When I teach Lightroom or Photoshop, I make a big deal about setting blacks and checking whites. In fact, that is something I always do with every photo. I will never allow anyone to use one of my images from a RAW file without doing this. A JPEG file from camera is a processed file, so in a pinch, I will send a JPEG file when I have to quickly (which is one reason I shoot RAW + JPEG).
This is actually not a Lightroom, Photoshop or computer thing. This is about how photographs display and goes back to traditional black-and-white photographers like Ansel Adams. Adams talks quite a bit in his books such as The Print (which is still in print and a superb book for anyone processing images, even in the computer). He discusses how important it is to have a full range of tonality from black to white or a print will never look right. It will be gray and look much less attractive because it does not fully use the tonality available in the print. It then looks duller than it should. Adams talks about how important it is that most scenes and subjects need that full range, something a pure black and something a pure white, in order to look their best, though some scenes, such as a foggy day, will not and should not have that range.
Pronghorn in front of Large Array Radio Telescopes in New Mexico; first without proper blacks and whites (from camera), second with blacks set and whites checked:
In today's digital world, this is still important. There is a range of tonality and color available for any display, whether that is a print or an image on a monitor. If the image is not using that full range of display capability, it will never look its best both in tonality and color.
A RAW file is not set up to give you the best range of tonality and color from black to white. It is designed to be processed. In fact, most manufacturers automatically elevate the blacks to gray because a weakness of any digital camera and its sensor is the dark areas (this has to do with the physics of how a sensor works). If you don't then set blacks and check whites (as well as control mid tones), you are not getting the best from the original RAW file.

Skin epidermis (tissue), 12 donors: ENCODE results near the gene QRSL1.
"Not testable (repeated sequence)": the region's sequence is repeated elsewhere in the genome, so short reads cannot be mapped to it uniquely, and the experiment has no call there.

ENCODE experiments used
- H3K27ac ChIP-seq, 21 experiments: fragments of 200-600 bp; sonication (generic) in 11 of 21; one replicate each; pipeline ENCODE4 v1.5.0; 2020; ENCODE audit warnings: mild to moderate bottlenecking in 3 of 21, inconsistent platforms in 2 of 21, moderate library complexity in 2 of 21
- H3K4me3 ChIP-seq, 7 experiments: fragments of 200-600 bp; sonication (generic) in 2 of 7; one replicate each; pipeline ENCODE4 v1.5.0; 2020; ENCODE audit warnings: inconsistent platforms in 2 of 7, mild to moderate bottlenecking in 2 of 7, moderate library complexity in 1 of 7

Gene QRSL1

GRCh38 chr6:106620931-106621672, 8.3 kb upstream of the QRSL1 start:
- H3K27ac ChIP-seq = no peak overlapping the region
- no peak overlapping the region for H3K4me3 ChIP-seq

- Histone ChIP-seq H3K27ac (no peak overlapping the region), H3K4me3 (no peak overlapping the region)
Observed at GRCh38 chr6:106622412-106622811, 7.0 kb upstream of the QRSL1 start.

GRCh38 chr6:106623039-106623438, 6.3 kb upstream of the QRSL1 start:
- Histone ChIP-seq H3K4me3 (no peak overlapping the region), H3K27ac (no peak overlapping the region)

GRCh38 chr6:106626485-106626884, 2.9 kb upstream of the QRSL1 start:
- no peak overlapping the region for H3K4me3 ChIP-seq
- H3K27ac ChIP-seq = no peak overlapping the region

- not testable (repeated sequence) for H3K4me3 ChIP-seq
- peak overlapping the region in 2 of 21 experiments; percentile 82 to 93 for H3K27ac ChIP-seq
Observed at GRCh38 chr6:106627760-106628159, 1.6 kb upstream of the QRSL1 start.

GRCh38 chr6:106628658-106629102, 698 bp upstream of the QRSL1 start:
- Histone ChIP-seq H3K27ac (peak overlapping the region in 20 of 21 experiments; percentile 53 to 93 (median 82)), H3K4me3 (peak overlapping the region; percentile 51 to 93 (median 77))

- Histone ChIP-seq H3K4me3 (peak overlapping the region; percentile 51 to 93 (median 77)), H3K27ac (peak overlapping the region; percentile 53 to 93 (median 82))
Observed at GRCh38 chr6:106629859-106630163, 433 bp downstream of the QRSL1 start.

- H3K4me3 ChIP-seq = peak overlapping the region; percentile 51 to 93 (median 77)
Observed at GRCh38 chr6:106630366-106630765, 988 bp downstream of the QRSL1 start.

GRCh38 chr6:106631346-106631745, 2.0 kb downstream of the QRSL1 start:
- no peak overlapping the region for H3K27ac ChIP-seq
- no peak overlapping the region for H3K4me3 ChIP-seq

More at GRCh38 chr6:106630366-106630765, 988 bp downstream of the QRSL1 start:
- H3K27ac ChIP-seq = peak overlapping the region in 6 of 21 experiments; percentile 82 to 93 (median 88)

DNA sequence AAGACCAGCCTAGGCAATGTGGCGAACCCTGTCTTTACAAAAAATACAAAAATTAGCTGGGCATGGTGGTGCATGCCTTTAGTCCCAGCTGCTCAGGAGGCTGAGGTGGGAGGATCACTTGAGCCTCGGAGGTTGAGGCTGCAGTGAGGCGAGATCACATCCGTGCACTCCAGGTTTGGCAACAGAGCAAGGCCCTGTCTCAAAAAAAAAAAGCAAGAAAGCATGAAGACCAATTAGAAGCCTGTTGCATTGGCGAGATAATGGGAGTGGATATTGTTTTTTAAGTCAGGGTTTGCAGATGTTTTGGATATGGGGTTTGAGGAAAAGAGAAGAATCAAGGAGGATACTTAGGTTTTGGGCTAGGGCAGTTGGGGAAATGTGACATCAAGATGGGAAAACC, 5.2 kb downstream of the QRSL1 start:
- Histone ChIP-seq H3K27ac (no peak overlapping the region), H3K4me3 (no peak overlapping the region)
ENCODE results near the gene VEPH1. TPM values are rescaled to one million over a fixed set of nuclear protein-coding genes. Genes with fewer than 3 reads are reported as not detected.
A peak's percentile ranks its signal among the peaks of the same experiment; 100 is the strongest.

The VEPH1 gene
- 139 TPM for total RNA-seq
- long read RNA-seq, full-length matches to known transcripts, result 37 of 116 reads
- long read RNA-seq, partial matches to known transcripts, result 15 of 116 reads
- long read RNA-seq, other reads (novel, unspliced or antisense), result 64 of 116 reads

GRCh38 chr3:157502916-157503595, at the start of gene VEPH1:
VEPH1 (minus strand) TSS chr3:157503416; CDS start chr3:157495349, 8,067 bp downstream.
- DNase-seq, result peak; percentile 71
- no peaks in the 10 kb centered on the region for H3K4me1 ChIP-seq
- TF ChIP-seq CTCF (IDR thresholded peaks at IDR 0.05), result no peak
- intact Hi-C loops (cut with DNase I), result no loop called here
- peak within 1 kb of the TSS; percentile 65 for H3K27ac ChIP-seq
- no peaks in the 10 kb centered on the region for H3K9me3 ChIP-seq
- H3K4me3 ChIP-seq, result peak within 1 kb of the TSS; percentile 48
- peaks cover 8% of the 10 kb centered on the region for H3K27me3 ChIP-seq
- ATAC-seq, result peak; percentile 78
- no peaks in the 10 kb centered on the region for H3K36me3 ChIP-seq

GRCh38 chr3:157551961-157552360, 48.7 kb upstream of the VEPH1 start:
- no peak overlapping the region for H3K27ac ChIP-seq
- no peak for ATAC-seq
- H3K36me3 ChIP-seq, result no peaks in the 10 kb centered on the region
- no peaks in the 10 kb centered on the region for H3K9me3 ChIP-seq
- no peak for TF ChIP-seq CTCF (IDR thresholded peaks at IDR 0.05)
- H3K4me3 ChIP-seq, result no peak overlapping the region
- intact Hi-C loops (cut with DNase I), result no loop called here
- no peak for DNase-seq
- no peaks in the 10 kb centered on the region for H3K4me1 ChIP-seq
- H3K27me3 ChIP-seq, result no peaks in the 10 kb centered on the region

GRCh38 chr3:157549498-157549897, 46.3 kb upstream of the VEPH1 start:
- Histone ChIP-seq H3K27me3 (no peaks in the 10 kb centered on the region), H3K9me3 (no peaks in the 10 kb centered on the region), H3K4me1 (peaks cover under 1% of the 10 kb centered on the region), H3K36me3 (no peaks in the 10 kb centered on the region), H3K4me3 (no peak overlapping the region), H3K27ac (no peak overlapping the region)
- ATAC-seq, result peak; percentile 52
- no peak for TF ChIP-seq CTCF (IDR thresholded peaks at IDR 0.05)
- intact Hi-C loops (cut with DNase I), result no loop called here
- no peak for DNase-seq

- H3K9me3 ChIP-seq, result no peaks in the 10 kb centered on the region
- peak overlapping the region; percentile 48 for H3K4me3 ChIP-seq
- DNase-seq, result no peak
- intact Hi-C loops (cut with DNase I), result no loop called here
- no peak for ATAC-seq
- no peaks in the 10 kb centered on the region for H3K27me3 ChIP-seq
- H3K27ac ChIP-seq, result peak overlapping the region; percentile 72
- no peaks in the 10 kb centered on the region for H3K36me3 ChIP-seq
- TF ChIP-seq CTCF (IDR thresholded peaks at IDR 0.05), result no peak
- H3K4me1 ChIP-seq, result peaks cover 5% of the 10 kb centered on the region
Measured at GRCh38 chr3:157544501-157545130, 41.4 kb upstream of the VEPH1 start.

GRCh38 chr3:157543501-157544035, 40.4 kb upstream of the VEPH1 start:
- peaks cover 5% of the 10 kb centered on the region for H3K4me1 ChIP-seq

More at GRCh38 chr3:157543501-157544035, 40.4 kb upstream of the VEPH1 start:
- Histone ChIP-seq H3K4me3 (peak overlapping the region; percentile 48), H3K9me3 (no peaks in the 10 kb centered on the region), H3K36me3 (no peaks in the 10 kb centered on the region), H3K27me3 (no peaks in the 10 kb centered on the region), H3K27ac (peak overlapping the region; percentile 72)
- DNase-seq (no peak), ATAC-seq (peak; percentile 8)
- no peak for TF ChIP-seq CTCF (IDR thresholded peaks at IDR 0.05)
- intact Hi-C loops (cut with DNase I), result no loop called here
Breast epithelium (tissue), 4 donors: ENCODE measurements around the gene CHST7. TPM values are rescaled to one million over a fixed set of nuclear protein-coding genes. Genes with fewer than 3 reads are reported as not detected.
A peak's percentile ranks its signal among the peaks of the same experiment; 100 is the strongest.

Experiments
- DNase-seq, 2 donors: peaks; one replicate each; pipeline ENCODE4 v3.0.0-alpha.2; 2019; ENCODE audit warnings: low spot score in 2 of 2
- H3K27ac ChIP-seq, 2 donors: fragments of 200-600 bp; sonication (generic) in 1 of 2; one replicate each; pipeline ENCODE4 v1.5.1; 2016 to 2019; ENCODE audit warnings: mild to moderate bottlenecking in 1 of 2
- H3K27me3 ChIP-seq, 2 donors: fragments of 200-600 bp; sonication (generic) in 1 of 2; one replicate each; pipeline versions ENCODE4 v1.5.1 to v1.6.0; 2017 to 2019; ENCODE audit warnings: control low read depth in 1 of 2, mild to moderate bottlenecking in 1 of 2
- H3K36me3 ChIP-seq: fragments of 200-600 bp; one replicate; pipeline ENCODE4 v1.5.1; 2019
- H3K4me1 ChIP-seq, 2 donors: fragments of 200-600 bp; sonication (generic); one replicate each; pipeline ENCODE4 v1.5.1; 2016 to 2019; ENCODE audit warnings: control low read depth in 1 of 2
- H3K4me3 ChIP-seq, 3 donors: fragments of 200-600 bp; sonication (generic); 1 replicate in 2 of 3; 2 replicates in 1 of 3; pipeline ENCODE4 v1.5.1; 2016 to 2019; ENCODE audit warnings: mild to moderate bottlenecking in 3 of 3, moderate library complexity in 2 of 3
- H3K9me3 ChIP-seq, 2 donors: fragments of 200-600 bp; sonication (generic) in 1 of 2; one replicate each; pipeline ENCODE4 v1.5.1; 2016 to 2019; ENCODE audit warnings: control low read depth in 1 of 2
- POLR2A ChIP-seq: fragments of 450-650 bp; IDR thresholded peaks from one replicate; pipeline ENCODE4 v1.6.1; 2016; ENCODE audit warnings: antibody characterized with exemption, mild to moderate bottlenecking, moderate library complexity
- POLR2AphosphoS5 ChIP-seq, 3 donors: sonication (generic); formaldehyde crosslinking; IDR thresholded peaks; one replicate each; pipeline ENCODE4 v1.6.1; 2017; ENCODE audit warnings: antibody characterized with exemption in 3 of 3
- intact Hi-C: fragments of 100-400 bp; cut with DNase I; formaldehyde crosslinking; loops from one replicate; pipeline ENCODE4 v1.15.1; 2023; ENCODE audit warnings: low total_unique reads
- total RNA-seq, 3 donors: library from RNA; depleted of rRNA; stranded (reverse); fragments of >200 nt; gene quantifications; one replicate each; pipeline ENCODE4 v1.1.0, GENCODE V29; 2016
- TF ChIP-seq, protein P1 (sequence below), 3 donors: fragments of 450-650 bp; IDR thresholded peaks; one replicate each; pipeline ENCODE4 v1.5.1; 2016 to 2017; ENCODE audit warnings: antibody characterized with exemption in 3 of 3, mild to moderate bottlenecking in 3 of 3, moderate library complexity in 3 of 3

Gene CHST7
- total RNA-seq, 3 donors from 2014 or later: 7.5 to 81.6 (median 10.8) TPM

Notice that the contrast and color looks better simply by working with blacks and whites. Setting blacks and checking whites ensures that your image is using the full range of tonality and color. Blacks are more subjective and you often have a range of possibility for them. Whites tend to be very sensitive and you need to be careful about them. That is why I lke to use the terms setting for blacks and checking for whites.
All Adobe products make this very easy to do. You press the Alt or Option key as you set blacks and whites and the screen will show a threshold screen displaying exactly when and where blacks and whites occur in your image. This is the first thing I always do with an image. In Lightroom and Camera Raw, you use the Blacks slider in Basic for setting blacks and the Whites slider in Basic for checking whites. In Photoshop and Photoshop Elements, you use Levels and the black slider at the left for blacks, the white slider at the right for whites. And at the risk of being repetitive, you press Alt or Option as you do this so you get a threshold screen to look at. This next image shows the blacks threshold screen in action.
Blacks will show up as pure black on the threshold screen. For some images, this may be small spots of black, for others, large areas of black. It really depends on the photo. If your image is full of color, you might not get a pure black, but you will get spots of color. Whites show up as pure white on the whites threshold screen. I usually just barely have a spot of white or color show up, and sometimes, I back off the adjustment slightly until the whites just disappear. Here is the image that was being adjusted in the Lightroom screen shot, before blacks and whites, and after blacks and whites have been adjusted. No other adjustments were made to this image.
The image may be too dark or too light at this point. This is when you adjust midtones to bring out detail there. I will often tweak dark and light areas with the Shadows and Highlights controls. Use Exposure and/or the Tone Curve in Lightroom/Camera Raw, or the middle slider in Levels or use Curves in Photoshop products. Especially watch for muddy, murky dark tones that digital cameras often struggle with – Shadows in Basic as well as Darks in Tone Curve work really well for this with Lightroom/Camera Raw.
All of the images here are from New Mexico shot this spring. Also, every image in all of my books, including my new photo e-book, Reports from the Wild, have blacks set and whites checked (though foggy or hazy days do not have blacks or pure whites).